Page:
In 2019, the Golden State Warriors opened a new stadium. The Chase Center would be a state-of-the-art celebration of a team that revolutionized basketball. It would also signal the death of a fanbase. Despite decades of playing in Oakland, the Warriors and owner Joe Lacob moved the team to San Francisco. After all, tech moguls and angel investors did not want to go to Oakland anymore. The city could not gentrify quickly enough, and San Fransisco tapped into a new crowd. Despite the culture that had built the team up, Oakland was not white enough to keep its team.
The Bay area has long been changing, despite the cultural backlash that’s begun to unfold. San Francisco’s been gentrified, with many African-American and Black families moving across the bay as they were priced out of their own neighborhoods. Actor Jimmie Fails and director Joe Talbot wrote 2019 Indie darling The Last Black Man in San Francisco because of the home Fails’ family actually lost. Giving Fails a starring showcase, Talbot creates a dreamlike world that showcases the ways in which culture, individuality, and creativity can be destroyed as we gentrify areas. Ironically enough, this action of gentrification destroys the very heartbeat of unique communities that draw invading neighbors to the area in the first place.
The Last Black Man in San Francisco follows Jimmie (Fails) as he wanders the San Francisco area with his friend Mont (Jonathan Majors). The two young men live with Mont’s grandfather (Danny Glover) and run into trouble with the local community. One day they pass the childhood home where Jimmie grew up, a house built by his grandfather. Jimmie continues to fix up the house despite the new owner’s objections and pleas for him to stop. However, when the family disappears from the house, Jimmie and Mont move-in. In the months that follow, the men try to keep their newfound dream despite pressure from those around them to abandon the house.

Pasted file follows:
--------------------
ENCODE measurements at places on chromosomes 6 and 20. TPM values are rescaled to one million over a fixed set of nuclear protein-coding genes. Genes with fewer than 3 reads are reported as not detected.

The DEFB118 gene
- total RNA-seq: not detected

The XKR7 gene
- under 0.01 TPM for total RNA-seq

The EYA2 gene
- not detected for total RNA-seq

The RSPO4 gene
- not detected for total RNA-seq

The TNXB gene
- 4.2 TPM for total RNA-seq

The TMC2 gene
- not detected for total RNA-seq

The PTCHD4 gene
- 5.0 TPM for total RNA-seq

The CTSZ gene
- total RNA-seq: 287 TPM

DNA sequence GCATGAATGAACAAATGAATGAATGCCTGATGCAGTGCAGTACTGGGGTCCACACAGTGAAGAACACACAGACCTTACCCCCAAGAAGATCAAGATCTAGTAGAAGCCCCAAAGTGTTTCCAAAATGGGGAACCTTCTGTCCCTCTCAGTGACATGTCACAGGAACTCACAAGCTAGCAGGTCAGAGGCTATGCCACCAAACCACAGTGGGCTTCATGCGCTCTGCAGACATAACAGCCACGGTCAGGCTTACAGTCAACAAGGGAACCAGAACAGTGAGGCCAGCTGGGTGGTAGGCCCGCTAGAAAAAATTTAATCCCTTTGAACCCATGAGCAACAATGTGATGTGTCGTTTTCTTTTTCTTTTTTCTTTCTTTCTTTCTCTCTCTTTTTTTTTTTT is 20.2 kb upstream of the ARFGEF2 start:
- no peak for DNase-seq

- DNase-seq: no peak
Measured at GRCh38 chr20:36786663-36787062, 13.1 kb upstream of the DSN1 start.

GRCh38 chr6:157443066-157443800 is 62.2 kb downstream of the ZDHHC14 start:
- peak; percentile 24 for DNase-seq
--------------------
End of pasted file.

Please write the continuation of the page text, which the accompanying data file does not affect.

For Fails, his autobiographical performance should propel him to stardom. The emotionally raw style of his role, as well as his vulnerability on display, makes him a standout. He goes big and creates excitement when needed, channeling the talents of a carnival barker. Fails shines brightest when he takes a backseat to his fellow performers, playing off their strengths to elevate scenes. His use of negative space and subtle moments showcases his true range. Screen presence like this is rare to come by. This breakthrough role should put Fails on your map as a potential star in the making.
Fails’ performance is helped by the tremendous Majors. The young actor has shown up in several films in recent years, but this gives him the most material to work from. Majors gets the showier of the two roles, thanks to Mort’s one-man show. While he plays up the artsy side of the character, his journey draws you into the fold. He’s a believer and his undying hope makes him easy to latch onto. As a perfect audience surrogate, Majors creates empathy for our characters. Yet at the same time, his choices create the most devasting outbursts of emotion on screen.
Talbot will surely come away from the project with significant heat. The director creates a dreamlike atmosphere from the opening frames of the film. Every image feels poignant and full of symbolism, yet a straight forward narrative exists. There are almost no fatty parts of the film and Talbot creates real tension. While The Last Black Man From San Francisco feels like the perfect Sundance film, the images he creates leaves you with the impression you’re watching a future master at work.
Talbot gives Fails and Majors room to differentiate themselves from the talented cast, and there’s no doubt they’re the stars. However, the ensemble features a half-dozen incredible performances. Glover’s brilliant in the role, physically and vocally transforming into the blind grandfather. His relationship with Majors becomes a centerpiece of the film, and he sells the chemistry and care you’d expect. The same can be said for Rob Morgan, who once again functions as a scene-stealer in a larger story. Morgan’s quickly become one of the great character actors on film, and despite limited screentime, he effectively cuts his fellow characters to their core. The pessimistic vision he has for the character helps sell Fails as the dreamer we need.
There may not be an indie darling quite like The Last Black Man in San Francisco in 2019, and that’s because few films will feel as singular in their vision. Thanks to Fails and Talbot, this movie roars to life as a modern-day fairytale. Their eye for storytelling makes them an exciting duo to keep an eye on, and with any luck, we’ve seen the birth of another brilliant filmmaking team. Even if this is the only time they collaborate, The Last Black Man in San Francisco is the most exciting debut of the year.